Types of concrete cracks – Plastic settlement cracking

Types of concrete cracks – Plastic settlement cracking

Small or fine cracks identified on a concrete slab are generally deemed acceptable as part of minor settlement, weathering, or poor finishing of its surface. However, a competent building inspector should be able to not only classify the severity of the cracking, but also appropriately investigate the cause of the cracking. The following blog focuses on cracks that form as a result of what is known as plastic settlement cracking.
What is Plastic Settlement Cracking?

Plastic settlement cracks are so-called because they form while the concrete is still plastic i.e. it has not set. After it is placed in position, concrete undergoes a process known as ‘bleeding’. This process is a form of segregation where the water rises to the surface of the substrate, whilst the solids settle down.

If there is no restraint during the placement of the concrete, such as reinforcing bar, then generally the slab settling will merely produce a slight lowering of the concrete surface. However, in a residential slab with reinforcing mesh for example, the effect of the settlement of the concrete slab over the restraint (the mesh) may produce a crack to form. This crack is identifiable as it generally follows the pattern of the reinforcing mesh.


What causes plastic settlement cracking?

As the name suggests, the cause of plastic settlement cracking is the settlement of the solid particles whilst the concrete slab is curing.

The amount that a slab settles tends to be proportionate to the depth of the concrete i.e the deeper the concrete the greater the settlement. Due to this, cracking may also be identified at areas where concrete pours are greater in one particular area, such as beams. This is known as differential settlement.

How can plastic settlement cracking be avoided?

  • A good quality concrete mix with lower bleeding characteristics will minimise the risk of plastic settlement cracking.
  • A slump test should be undertaken to ensure the quality of the concrete mix prior to pouring. More cohesive mixes minimise the risk of bleeding.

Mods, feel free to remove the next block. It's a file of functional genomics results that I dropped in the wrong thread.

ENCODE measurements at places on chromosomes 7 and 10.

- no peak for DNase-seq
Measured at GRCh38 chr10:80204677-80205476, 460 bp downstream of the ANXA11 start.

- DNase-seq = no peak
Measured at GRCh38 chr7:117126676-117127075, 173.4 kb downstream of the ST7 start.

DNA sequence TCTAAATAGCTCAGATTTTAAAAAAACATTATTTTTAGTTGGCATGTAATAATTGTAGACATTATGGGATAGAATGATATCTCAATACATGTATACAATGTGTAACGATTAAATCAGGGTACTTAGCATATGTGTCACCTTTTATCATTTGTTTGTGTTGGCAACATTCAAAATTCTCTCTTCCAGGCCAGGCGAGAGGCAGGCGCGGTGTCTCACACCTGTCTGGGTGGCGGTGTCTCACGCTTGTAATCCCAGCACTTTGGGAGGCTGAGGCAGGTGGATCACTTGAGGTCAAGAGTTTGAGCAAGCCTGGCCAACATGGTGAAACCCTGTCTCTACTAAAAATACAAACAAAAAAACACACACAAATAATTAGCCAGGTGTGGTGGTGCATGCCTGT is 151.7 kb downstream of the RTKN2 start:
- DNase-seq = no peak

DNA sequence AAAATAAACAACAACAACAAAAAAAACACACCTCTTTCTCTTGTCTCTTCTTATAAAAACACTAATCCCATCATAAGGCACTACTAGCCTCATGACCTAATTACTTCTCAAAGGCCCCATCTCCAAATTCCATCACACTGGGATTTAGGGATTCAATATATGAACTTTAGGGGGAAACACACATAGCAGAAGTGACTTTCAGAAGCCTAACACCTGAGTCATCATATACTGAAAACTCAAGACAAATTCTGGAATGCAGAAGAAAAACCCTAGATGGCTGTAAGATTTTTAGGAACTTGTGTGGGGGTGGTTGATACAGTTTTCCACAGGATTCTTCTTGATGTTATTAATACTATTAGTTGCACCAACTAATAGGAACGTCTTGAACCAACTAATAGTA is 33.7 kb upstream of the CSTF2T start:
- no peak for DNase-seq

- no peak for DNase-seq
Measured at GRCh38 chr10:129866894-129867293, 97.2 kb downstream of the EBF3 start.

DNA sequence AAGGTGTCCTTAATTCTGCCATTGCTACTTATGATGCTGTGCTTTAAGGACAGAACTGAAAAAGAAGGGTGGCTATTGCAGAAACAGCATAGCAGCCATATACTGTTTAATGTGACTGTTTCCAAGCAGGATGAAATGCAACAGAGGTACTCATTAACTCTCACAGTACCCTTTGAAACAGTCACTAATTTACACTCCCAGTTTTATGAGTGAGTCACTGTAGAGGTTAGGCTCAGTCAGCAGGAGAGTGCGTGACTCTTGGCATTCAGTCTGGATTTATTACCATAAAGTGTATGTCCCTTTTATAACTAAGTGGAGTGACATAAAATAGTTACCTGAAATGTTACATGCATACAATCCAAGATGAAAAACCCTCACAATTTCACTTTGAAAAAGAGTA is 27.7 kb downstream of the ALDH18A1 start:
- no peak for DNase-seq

• Increasing the cover of concrete to reinforcement mesh minimises the likelihood of cracks forming at the surface.
  • When pouring footings, wetting the soil prior to the pour avoids excessive water loss from the base of the concrete.
  • Ensuring that the formwork around the slab is rigid will avoid cracks forming as the formwork will not move during placement.
  • Placing the concrete in deep sections first, such as beams, reduces the likelihood of differential settlement. Care should be taken when adopting this practice however, as the development of ‘cold joints’ may occur. As a general rule, no longer than 45 minutes should elapse before placing fresh concrete against concrete previously placed, although this is obviously dependent upon conditions such as the site and weather conditions.
  • The concrete should be fully compacted, vibrated and cured.

How is plastic settlement cracking assessed when a building inspection is carried out?

Cracking should be clearly identified and assessed by a trained and appropriately qualified building inspector. All cracking should be classified in accordance with AS 2870, and advice should be given accordingly. In instances where the impaired cracking is deemed not defective, a qualified building inspector may still recommend the affected area be remedied at the expense of the builder.

For example, as plastic settlement cracking may expose areas of the slab reinforcement mesh, the probability of concrete cancer is greatly increased. Also, as the creation of a void underneath the reinforcement mesh is also associated with plastic settlement cracking, any subsequent drying shrinkage may result in cracking through the full depth of the concrete member. The cost of the builder rectifying the crack in the first instance would therefore be insignificant in comparison to allowing the crack to potentially develop.

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